Spinal cord injuries can be some of the most devastating injuries, resulting in paralysis with little to no hope of recovery. Recent studies in monkeys, however, suggest that this dismal outlook may some day change. Study results published in Nature detail how such injuries were bypassed using wireless technology, allowing monkeys to walk again. Although results in monkeys may not translate to such results in humans, the technology is essentially the same as that already used in humans to treat recalcitrant Parkinson’s disease, so human trials may not be far off.
Read more, and watch paralyzed monkeys walk again, here: ‘Brain wi-fi’ reverses leg paralysis in primate first
Antibiotic resistance is a major source of anxiety for anyone in the healthcare field these days. So-called “superbugs” like methicillin-resistant staphylococcus aureus (commonly known as MRSA) develop the ability to withstand the medications used to treat them, leading to a continuous race between bacteria and drug manufacturers to develop faster. This constant back-and-forth of changes in bugs, drugs, and bugs again appears unsustainable to many, even leading CDC spokesperson Dr. Arjun Srinivasan to declare recently that we have reached “the end of antibiotics, period.”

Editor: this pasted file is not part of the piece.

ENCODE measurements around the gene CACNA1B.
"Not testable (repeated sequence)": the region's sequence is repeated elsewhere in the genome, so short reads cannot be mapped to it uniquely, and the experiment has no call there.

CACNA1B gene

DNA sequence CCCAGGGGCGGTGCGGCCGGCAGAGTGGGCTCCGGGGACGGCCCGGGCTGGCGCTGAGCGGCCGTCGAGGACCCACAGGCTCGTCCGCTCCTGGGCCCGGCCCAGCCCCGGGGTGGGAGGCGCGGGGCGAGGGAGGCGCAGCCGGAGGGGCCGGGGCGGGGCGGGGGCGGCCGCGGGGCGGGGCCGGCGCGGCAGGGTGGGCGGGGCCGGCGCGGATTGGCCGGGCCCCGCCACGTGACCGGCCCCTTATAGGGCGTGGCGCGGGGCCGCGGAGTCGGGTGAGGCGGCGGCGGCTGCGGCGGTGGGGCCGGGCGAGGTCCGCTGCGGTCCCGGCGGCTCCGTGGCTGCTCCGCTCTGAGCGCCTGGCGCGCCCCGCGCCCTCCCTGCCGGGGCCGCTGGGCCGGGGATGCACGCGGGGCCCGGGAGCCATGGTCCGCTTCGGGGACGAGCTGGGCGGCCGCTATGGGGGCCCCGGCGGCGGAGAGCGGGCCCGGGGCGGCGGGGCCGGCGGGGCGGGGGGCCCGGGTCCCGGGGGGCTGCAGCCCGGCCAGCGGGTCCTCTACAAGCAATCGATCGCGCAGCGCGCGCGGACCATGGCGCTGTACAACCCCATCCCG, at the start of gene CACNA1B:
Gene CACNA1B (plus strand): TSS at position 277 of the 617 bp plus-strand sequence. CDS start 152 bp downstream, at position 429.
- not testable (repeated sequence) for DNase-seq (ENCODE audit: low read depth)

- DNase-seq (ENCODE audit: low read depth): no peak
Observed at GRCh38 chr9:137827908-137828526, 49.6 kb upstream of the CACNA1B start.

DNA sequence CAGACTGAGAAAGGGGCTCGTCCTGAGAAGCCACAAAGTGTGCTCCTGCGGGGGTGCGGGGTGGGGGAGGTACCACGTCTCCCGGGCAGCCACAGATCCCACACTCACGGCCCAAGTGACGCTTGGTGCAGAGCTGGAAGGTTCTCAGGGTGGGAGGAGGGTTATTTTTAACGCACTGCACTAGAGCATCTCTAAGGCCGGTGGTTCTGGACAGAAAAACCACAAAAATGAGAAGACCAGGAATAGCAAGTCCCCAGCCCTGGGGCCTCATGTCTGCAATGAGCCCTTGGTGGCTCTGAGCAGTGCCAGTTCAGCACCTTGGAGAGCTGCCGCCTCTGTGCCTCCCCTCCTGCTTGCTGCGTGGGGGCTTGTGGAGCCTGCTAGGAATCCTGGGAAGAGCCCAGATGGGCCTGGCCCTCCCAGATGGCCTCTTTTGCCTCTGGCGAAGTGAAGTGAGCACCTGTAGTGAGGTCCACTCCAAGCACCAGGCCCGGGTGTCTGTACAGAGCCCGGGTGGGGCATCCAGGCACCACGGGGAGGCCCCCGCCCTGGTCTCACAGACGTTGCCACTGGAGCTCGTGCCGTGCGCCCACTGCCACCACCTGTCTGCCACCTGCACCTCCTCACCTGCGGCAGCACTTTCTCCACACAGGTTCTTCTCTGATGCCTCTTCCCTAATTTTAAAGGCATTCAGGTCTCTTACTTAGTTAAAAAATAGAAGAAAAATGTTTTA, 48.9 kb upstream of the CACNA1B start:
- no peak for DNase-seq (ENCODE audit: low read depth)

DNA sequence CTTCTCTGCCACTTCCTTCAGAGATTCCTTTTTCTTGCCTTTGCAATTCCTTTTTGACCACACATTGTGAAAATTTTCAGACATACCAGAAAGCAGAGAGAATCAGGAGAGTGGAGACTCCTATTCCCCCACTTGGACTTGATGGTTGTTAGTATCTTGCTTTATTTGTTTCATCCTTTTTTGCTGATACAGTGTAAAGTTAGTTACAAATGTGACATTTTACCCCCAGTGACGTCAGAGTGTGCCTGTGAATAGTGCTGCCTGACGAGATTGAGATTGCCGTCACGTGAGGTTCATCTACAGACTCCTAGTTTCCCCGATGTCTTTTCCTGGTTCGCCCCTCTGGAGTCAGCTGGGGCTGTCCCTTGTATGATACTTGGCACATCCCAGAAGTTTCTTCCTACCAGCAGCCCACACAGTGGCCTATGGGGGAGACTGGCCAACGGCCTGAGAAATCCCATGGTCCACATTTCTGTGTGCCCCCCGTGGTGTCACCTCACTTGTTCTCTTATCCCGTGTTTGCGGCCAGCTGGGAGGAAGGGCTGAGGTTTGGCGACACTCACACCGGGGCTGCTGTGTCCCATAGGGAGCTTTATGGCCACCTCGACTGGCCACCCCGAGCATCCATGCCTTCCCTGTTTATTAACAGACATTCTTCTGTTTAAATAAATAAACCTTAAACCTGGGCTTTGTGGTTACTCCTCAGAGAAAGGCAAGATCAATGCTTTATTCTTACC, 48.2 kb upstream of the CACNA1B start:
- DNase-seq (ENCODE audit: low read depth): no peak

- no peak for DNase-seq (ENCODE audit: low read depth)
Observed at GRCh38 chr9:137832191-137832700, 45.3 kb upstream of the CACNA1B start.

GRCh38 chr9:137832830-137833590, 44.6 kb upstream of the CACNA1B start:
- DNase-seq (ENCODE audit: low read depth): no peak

There still may be hope, however, from an unlikely source: the Tasmanian devil. A recent study found that the animal’s milk contains proteins (called cathelicidins) that can break down MRSA (possibly developed to allow baby Tasmanian devils to live in very dirty environments).
Read more here: Tasmanian Devil Milk Fights Superbugs
Nine months of preparation for your little bundle of joy? $5,000+. A six-week birthing class? $60-100. Getting the chance to hold your newborn baby? Priceless…and $40.